Note: This review is from the 2018 Fringe

Listeners of Stuart Goldsmith’s Comedians’ Comedian podcast may be familiar with Ivan Aristeguieta from one of Goldsmith’ customary forensic interviews, during which the Venezuelan standup revealed he taught himself English through comedy shows after emigrating to Australia.  Adapting the comedy skills he learned in his homeland to his new environment he became a fastidious student of the form in the process.

It was more than enough to pique the interest, and Aristeguieta’s first show on these shores fully demonstrates this dedication to his craft. This is no dry technical exercise however, as he brings the same relish to his standup as, he tells us, he does to eating a mango (face first, don’t be afraid to get sticky).  Juithy is a fast-paced, unashamedly joyous hour of comedy delivered by a man of supernova likability.

As you would expect, Juithy focuses heavily on the immigrant experience, with emphasis on the gains and losses undergone in their new countries.  While they may have fled violence and tyranny, it comes at the expense of part of their identities being chipped away; or for a more prosaic illustration, “In Venezuela you can pluck a mango off a tree.  In Australia, $3 for one!”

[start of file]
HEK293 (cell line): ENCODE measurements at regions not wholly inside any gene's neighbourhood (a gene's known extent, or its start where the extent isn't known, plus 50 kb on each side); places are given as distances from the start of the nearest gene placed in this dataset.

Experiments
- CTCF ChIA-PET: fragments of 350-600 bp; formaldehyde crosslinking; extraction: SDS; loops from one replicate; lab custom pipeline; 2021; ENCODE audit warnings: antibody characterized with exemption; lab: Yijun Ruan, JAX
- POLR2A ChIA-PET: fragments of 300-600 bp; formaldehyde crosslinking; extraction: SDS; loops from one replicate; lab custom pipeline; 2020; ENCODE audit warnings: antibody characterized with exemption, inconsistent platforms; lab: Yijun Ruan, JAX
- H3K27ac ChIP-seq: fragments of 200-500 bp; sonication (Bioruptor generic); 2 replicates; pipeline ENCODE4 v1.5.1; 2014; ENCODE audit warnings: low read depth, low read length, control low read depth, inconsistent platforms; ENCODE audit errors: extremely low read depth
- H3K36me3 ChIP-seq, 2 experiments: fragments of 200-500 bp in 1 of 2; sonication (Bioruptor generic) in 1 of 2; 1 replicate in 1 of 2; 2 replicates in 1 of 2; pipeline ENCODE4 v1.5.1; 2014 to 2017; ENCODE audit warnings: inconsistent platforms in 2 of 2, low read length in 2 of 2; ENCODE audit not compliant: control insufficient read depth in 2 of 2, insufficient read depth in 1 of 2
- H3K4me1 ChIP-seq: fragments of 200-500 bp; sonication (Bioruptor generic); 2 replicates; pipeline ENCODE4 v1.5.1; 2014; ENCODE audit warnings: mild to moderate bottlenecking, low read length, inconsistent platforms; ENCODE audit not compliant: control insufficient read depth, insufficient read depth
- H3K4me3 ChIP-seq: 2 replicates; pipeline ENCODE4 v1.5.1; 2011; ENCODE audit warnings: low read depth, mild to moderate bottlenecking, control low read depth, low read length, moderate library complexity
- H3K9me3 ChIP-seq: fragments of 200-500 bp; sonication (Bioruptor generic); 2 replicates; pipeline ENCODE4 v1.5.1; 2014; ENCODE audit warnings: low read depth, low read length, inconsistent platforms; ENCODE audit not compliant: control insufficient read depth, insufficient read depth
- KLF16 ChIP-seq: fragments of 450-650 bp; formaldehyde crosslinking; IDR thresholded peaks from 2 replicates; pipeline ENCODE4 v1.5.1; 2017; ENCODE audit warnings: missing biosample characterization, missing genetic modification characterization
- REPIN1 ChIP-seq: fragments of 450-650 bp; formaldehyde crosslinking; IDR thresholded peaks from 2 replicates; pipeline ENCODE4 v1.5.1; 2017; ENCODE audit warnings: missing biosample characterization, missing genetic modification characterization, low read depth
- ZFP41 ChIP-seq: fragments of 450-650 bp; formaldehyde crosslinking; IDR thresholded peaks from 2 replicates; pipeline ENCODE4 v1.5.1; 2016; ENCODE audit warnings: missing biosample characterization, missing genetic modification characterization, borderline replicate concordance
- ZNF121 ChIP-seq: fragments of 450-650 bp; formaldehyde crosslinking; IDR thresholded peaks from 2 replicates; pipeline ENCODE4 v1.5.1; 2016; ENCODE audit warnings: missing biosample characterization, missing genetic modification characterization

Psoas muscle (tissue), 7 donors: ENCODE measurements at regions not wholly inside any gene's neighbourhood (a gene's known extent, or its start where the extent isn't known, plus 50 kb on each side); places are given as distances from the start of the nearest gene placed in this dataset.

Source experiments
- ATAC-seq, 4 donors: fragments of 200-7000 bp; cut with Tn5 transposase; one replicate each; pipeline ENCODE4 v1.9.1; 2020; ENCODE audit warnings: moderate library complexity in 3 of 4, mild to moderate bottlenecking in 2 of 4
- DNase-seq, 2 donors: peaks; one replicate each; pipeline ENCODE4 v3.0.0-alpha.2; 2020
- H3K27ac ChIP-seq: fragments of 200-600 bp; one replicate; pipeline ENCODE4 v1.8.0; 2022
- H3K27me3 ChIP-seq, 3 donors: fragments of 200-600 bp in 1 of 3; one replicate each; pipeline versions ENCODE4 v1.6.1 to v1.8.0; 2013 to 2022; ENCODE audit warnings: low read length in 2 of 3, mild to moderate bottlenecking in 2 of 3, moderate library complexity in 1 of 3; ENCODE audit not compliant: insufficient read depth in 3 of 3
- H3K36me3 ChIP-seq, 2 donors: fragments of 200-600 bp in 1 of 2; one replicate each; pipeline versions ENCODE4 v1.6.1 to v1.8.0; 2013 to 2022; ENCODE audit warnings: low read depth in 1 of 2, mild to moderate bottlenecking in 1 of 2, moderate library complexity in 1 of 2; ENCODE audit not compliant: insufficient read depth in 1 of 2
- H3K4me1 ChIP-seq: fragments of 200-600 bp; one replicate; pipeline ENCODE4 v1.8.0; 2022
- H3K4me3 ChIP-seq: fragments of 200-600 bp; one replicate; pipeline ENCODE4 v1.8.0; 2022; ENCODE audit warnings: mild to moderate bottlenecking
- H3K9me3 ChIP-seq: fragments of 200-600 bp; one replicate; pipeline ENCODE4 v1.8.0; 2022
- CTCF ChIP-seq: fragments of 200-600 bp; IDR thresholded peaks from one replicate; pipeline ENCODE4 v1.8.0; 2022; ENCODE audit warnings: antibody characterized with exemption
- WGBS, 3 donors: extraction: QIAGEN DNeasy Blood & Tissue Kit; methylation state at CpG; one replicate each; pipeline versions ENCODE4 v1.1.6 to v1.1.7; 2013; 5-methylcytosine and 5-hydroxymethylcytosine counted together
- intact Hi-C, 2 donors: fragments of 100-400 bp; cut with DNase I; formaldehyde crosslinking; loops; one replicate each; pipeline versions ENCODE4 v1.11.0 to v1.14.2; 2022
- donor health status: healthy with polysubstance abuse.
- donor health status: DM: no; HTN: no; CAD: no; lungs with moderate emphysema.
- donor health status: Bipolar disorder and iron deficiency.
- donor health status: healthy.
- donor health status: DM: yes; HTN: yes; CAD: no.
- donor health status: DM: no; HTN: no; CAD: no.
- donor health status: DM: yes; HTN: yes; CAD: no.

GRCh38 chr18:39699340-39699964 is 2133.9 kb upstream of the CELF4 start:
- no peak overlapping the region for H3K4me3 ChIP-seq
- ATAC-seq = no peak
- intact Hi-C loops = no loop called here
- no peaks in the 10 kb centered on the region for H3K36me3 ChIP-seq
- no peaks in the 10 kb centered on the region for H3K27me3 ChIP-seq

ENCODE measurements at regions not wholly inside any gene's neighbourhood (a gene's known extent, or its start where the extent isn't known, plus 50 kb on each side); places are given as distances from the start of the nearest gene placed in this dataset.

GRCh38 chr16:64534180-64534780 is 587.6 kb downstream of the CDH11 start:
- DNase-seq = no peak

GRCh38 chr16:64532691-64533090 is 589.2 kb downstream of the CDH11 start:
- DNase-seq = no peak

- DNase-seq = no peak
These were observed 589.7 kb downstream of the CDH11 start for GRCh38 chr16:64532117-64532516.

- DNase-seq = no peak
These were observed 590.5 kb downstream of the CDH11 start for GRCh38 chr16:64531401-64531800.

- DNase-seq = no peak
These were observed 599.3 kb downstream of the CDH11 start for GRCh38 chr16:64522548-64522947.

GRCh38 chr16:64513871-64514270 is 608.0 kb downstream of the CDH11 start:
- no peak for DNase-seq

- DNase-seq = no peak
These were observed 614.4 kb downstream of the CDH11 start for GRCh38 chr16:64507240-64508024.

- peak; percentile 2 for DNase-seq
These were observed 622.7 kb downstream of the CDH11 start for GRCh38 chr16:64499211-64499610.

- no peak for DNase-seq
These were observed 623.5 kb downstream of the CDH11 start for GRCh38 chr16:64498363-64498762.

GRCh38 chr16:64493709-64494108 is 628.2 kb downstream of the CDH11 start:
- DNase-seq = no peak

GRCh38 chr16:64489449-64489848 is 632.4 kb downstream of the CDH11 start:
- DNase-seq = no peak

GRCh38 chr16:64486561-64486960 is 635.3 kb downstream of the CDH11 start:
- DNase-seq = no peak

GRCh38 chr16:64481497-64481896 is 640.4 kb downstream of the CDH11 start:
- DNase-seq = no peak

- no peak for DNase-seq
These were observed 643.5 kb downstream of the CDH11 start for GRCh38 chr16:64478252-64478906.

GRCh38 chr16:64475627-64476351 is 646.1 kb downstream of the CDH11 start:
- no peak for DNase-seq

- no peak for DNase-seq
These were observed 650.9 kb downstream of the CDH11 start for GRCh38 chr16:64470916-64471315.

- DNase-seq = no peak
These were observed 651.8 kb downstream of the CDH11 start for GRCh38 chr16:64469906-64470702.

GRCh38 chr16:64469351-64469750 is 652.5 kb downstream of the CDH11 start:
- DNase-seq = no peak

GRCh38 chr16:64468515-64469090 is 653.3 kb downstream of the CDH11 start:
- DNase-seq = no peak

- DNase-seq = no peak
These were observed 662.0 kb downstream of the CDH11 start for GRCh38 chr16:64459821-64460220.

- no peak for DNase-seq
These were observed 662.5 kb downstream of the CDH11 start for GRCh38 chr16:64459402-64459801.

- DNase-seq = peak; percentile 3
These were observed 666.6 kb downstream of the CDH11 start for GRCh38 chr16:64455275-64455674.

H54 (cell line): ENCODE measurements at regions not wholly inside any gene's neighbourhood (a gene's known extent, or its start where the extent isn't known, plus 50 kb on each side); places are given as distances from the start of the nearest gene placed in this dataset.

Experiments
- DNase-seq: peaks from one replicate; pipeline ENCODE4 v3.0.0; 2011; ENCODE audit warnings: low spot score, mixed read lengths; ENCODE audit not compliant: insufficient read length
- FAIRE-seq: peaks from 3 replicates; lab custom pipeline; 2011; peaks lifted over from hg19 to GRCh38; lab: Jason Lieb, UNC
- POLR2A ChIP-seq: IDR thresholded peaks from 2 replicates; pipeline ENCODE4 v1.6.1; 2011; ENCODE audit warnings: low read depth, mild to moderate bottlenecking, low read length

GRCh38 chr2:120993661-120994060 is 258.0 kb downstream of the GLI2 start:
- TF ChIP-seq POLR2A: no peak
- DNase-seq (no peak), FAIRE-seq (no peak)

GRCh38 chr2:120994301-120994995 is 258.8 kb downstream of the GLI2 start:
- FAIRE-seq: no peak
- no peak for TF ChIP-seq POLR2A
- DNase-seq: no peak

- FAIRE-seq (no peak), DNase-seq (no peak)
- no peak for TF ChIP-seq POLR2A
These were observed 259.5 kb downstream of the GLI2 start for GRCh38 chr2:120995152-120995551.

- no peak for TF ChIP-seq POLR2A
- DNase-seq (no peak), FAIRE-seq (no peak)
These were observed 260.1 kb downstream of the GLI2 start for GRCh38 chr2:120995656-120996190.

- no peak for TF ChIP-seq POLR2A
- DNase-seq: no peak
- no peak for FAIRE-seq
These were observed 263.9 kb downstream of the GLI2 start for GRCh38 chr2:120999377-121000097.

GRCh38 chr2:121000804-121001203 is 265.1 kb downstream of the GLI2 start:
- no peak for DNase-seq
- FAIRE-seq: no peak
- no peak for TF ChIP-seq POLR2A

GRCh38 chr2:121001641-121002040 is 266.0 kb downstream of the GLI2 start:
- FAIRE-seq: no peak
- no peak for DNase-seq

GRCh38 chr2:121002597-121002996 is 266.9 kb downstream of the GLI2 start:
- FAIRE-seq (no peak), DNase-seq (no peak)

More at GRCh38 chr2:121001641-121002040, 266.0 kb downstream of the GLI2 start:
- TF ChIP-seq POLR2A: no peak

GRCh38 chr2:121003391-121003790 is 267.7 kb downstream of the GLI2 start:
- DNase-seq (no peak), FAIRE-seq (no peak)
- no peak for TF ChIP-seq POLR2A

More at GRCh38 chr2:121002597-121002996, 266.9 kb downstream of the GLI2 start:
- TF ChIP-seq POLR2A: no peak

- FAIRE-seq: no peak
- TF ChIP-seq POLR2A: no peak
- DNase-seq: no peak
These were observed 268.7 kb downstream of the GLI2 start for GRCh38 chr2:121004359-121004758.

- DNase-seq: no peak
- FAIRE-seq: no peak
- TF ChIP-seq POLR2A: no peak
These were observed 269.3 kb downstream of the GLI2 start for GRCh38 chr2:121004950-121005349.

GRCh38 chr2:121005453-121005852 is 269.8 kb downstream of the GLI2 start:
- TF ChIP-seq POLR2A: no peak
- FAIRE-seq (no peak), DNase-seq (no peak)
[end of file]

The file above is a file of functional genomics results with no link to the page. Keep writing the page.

As this central idea runs right the way through the show there is the occasional sense of repetition, with several skits mere variations on this thematic lodestone.  There isn’t any real deviation from the show’s structure, but like an excellent blues musician Aristeguieta is able to find infinite variations on a familiar idea.  His observations on the differences between his old home and his new feel fresh, such as playing with the concept of Fair Trade cocaine, or the sheer first-world privilege that allows hipsterism in coffee consumption; beautiful little illustrations that resonate forcefully.

This constant pull between gain and loss builds to a personal revelation of real poignancy.  Here, Aristeguieta pauses the quick-fire rhythm and bounce that has characterised the show so far, and you realise just how well Juithy is written.  This moment of reflection is thoroughly earned, and he uses it to give us who have never had to be uprooted from our homes a point of empathy, comparing citizenship to relationships.  Both are rooted in the gut, and felt elementally.  It’s not long however, before he bounces back with a sunny ending that comes full circle.

Juithy is an excellent hour of standup on a hugely relevant subject given the current world situation.  This point is never laboured though, and you leave beaming, with a spring in your step.  If the name Ivan Aristeguieta is unfamiliar to you, it won’t be for long.